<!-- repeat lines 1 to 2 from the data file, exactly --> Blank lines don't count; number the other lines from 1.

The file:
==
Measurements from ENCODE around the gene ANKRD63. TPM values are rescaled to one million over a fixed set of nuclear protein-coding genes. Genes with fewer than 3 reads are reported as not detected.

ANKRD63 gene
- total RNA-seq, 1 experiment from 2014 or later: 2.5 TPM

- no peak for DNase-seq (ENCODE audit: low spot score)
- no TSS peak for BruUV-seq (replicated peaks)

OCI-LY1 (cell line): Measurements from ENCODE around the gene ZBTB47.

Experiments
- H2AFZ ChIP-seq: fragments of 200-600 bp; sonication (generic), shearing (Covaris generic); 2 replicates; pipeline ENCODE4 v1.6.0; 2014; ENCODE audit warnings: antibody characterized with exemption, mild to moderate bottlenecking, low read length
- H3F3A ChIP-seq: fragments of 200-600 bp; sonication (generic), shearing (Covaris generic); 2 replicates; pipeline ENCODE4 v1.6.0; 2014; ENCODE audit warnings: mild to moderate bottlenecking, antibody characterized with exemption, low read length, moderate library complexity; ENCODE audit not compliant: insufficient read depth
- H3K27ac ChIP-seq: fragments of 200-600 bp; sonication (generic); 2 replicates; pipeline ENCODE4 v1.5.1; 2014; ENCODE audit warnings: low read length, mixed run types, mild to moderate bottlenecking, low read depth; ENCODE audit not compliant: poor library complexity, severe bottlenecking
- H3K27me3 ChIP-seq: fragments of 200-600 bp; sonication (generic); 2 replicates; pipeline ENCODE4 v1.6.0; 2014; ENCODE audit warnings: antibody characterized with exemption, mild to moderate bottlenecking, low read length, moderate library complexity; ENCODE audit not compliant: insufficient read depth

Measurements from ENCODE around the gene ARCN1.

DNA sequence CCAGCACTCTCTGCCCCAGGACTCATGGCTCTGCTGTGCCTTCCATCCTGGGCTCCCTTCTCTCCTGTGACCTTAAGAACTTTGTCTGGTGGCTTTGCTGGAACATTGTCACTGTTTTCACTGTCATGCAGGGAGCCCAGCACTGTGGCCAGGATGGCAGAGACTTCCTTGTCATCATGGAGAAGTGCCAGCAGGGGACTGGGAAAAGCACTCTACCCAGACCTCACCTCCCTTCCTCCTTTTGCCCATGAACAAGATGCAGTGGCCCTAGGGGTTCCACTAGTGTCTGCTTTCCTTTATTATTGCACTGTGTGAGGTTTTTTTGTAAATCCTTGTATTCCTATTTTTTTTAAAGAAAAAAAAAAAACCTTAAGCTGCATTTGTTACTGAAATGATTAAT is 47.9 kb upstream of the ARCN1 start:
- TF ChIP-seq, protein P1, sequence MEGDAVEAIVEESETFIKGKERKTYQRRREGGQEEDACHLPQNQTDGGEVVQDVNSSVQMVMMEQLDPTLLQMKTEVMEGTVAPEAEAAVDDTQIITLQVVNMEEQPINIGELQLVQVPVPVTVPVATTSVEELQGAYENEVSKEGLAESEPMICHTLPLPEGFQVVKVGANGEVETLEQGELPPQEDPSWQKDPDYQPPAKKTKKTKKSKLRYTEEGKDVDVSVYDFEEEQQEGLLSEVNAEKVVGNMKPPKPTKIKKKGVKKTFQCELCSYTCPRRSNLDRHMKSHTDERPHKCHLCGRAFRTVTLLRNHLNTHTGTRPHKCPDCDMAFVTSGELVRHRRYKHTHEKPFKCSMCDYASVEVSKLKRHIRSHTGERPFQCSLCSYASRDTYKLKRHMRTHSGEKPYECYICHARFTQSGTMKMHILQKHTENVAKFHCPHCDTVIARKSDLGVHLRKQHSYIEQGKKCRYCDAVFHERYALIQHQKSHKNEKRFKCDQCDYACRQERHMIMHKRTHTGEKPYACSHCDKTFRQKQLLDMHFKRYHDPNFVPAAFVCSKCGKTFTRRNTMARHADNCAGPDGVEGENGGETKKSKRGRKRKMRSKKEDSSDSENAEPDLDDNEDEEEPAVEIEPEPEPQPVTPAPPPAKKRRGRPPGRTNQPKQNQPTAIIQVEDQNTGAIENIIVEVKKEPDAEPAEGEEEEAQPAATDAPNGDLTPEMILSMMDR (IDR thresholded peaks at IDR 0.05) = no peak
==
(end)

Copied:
Measurements from ENCODE around the gene ANKRD63. TPM values are rescaled to one million over a fixed set of nuclear protein-coding genes. Genes with fewer than 3 reads are reported as not detected.

ANKRD63 gene